What Eatting Gelato Can Teach You About the Problem of Free Will
The concept of free will is one of the thorniest and most difficult for both theologians and secular philosophers. To complicate matters, within Christian theology, there is not just one problem of free will. There are two.
And lots of smart people who should know better regularly get them confused.
1. The formal problem of free will
The formal problem of free will is the question of how human will is related to the divine.
In philosophy, the question is whether our choices are really our own, or whether they are dictated by genetics, environment, and conditioning.
In theology, the question is how our decisions can really be our own when God is in control of everything.
In his entry on “Will” in the New Dictionary of Theology, Paul Helm states that no matter how one chooses to understand free will, “there is a prima facie problem of reconciling the activity of the human will with the divine. Those who have attributed powers of contrary choice or self-determination to the human will have often attempted to effect such reconciliation by limiting the scope of the divine decree in some respect… Others have rested content with maintaining that while God foreordains all human actions he is not the author of sin.”
The position that we have true freedom to choose any option when given a choice are often called libertarian free will.
The position that we are free only to choose according to our motives and personality is usually called compatibilist free will because it is this view is said to be “compatible” with God’s divine choice as the ultimate cause of all of our human choices.
2. The material problem of free will
The material problem of free will is the question of whether we have the ability or power to follow through on a choice we have already made.
You might choose to start a new, aggressive plan for working out. But that doesn’t mean you’re really going to do it.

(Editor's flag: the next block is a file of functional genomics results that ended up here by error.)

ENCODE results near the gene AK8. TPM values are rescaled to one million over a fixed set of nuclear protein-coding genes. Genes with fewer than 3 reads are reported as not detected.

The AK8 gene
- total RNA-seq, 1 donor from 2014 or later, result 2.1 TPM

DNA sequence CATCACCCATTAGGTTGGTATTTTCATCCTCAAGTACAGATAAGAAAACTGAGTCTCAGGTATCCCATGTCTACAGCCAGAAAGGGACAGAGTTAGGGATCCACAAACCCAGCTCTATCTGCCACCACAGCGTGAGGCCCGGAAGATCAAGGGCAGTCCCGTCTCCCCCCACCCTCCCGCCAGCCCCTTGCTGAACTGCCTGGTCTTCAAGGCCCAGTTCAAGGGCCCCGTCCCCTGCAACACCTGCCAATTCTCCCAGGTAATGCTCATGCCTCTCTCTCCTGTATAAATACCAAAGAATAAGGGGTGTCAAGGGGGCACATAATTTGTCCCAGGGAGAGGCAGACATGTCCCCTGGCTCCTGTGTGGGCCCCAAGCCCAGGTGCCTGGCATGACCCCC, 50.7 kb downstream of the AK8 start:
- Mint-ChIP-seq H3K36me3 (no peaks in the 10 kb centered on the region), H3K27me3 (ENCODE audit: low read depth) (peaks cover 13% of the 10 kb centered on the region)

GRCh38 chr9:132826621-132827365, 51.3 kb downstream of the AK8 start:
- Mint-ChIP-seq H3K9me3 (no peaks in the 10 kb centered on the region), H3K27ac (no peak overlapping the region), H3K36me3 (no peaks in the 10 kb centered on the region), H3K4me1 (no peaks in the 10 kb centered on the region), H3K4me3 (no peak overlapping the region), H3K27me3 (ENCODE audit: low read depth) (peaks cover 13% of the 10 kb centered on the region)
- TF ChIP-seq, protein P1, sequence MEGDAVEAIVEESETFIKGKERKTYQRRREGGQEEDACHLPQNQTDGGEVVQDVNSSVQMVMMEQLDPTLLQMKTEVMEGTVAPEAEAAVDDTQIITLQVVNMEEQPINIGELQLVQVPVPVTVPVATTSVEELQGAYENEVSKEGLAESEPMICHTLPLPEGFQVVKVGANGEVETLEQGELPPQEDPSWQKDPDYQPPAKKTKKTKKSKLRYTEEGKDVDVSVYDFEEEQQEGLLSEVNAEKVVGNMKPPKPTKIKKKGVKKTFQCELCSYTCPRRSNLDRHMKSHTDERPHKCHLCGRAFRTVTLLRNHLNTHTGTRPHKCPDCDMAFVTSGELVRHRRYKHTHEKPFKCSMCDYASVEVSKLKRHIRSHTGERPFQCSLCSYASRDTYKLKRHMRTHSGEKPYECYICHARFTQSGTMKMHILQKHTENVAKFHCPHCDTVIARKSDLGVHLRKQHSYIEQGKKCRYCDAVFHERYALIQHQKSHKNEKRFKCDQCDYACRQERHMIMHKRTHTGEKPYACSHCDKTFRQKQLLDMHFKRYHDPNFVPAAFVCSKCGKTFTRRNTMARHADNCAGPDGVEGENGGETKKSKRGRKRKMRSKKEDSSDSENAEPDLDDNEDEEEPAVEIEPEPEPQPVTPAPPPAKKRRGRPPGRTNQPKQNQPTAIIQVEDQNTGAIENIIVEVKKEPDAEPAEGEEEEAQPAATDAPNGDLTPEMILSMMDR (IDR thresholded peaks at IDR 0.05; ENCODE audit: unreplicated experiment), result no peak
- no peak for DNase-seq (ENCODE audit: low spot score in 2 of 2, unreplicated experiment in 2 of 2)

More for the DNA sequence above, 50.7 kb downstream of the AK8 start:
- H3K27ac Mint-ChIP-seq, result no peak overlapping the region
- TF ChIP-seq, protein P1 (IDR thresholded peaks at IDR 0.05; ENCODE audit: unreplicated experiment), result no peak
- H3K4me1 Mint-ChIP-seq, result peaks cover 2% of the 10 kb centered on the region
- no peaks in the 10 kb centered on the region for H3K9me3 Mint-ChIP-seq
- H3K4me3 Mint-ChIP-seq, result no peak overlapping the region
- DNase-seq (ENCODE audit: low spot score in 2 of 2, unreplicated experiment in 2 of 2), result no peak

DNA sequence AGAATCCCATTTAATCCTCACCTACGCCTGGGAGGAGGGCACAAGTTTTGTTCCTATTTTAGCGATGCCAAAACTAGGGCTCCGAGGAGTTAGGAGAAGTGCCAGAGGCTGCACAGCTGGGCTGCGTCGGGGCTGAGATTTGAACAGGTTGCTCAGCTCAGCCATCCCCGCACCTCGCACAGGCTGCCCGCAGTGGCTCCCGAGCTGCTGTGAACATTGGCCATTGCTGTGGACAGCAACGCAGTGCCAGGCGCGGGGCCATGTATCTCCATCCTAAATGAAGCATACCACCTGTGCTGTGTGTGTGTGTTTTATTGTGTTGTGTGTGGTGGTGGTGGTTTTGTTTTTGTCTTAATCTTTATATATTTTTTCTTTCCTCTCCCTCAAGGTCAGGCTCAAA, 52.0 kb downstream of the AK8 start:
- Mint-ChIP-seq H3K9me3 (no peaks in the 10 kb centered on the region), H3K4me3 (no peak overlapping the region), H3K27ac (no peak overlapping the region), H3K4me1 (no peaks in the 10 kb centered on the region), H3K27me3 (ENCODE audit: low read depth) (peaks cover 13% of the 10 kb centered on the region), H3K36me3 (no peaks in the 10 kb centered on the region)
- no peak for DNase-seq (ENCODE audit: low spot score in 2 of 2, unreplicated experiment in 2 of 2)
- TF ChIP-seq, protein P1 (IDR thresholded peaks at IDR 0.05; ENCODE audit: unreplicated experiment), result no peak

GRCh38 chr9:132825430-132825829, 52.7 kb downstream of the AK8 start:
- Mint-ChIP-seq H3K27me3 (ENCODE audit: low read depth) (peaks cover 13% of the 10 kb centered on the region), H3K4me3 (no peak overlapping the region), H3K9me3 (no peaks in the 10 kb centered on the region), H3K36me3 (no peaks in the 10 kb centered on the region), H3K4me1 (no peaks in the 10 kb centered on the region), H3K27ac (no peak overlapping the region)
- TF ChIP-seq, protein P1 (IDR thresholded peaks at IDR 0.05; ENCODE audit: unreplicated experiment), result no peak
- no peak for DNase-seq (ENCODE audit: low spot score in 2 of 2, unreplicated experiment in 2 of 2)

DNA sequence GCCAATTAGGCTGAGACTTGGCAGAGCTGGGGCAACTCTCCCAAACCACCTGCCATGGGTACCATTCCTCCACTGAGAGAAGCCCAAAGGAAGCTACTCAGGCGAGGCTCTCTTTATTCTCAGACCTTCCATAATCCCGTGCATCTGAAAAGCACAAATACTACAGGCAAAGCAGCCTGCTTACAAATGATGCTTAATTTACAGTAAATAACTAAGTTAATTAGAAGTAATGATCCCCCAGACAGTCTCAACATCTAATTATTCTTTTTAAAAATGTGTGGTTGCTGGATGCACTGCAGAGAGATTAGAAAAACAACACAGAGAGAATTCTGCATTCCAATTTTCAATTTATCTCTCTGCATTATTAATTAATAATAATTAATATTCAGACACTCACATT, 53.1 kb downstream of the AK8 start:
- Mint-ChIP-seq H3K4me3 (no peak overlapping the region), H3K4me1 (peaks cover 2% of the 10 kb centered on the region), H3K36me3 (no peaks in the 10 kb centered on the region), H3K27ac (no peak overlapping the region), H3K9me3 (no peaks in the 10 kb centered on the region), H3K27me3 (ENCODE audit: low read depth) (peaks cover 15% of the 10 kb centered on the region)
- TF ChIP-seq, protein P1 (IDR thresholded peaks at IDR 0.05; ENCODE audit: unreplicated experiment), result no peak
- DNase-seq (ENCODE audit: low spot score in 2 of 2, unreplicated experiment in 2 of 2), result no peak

So even if you are logically free in a libertarian sense, you still may lack the material willpower to follow through on my decision, a commitment to exercise for instance. Likewise, even if the compatibilist position is true and your will is logically constrained, you may still have the discipline or “freedom” to follow through on your decisions.
What does gelato have to do with it?
Let’s put it in more concrete terms.
Let’s say my wife and I decide to get gelato from the Millstone, a popular mom-and-pop restaurant in Iola. Let’s say I have a choice between chocolate and peach.
I sit and stare at the choice. I go back and forth because they both look good. Finally I decide upon chocolate.
As I’m eating my gelato, I muse philosophically, “Was I really free to choose peach, or did I choose chocolate because God wanted me to choose chocolate?”
My wife turns to me and says, “You think too much.”
That’s because whether we have free will in the formal sense is really irrelevant in our day-to-day lives. What we care about on a day-to-day basis is whether we have free will in the material sense: we all know that I could just as easily have chosen peach, but for whatever reason I chose chocolate.
The good news
Christians believe that our material will is naturally constrained because of sin. Through faith in Jesus, you can be transformed so that you are finally free in every sense that matters.
If you have been “freed from sin and enslaved to God” (Romans 6.22), you receive the benefits of true freedom, to live as God intended and designed you.
Photo by pierofix